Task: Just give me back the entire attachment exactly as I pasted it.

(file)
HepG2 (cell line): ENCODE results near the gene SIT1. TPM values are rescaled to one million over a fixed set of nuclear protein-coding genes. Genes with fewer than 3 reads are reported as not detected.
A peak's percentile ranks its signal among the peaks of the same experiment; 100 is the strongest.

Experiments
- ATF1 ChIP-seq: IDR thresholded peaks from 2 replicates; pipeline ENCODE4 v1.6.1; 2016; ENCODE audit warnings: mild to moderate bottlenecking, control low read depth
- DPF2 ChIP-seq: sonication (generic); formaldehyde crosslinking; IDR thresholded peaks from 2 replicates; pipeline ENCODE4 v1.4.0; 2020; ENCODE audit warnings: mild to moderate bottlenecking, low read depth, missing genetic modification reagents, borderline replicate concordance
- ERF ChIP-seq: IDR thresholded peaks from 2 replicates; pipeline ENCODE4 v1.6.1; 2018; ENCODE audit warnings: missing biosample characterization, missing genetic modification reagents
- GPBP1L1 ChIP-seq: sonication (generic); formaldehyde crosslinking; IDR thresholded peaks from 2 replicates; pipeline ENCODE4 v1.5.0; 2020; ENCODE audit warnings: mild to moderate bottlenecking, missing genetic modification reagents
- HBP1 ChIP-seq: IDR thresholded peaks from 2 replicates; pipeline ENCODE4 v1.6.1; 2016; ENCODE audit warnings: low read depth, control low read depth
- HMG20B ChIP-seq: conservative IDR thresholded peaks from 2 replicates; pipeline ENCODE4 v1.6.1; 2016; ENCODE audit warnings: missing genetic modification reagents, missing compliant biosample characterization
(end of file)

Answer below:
HepG2 (cell line): ENCODE results near the gene SIT1. TPM values are rescaled to one million over a fixed set of nuclear protein-coding genes. Genes with fewer than 3 reads are reported as not detected.
A peak's percentile ranks its signal among the peaks of the same experiment; 100 is the strongest.

Experiments
- ATF1 ChIP-seq: IDR thresholded peaks from 2 replicates; pipeline ENCODE4 v1.6.1; 2016; ENCODE audit warnings: mild to moderate bottlenecking, control low read depth
- DPF2 ChIP-seq: sonication (generic); formaldehyde crosslinking; IDR thresholded peaks from 2 replicates; pipeline ENCODE4 v1.4.0; 2020; ENCODE audit warnings: mild to moderate bottlenecking, low read depth, missing genetic modification reagents, borderline replicate concordance
- ERF ChIP-seq: IDR thresholded peaks from 2 replicates; pipeline ENCODE4 v1.6.1; 2018; ENCODE audit warnings: missing biosample characterization, missing genetic modification reagents
- GPBP1L1 ChIP-seq: sonication (generic); formaldehyde crosslinking; IDR thresholded peaks from 2 replicates; pipeline ENCODE4 v1.5.0; 2020; ENCODE audit warnings: mild to moderate bottlenecking, missing genetic modification reagents
- HBP1 ChIP-seq: IDR thresholded peaks from 2 replicates; pipeline ENCODE4 v1.6.1; 2016; ENCODE audit warnings: low read depth, control low read depth
- HMG20B ChIP-seq: conservative IDR thresholded peaks from 2 replicates; pipeline ENCODE4 v1.6.1; 2016; ENCODE audit warnings: missing genetic modification reagents, missing compliant biosample characterization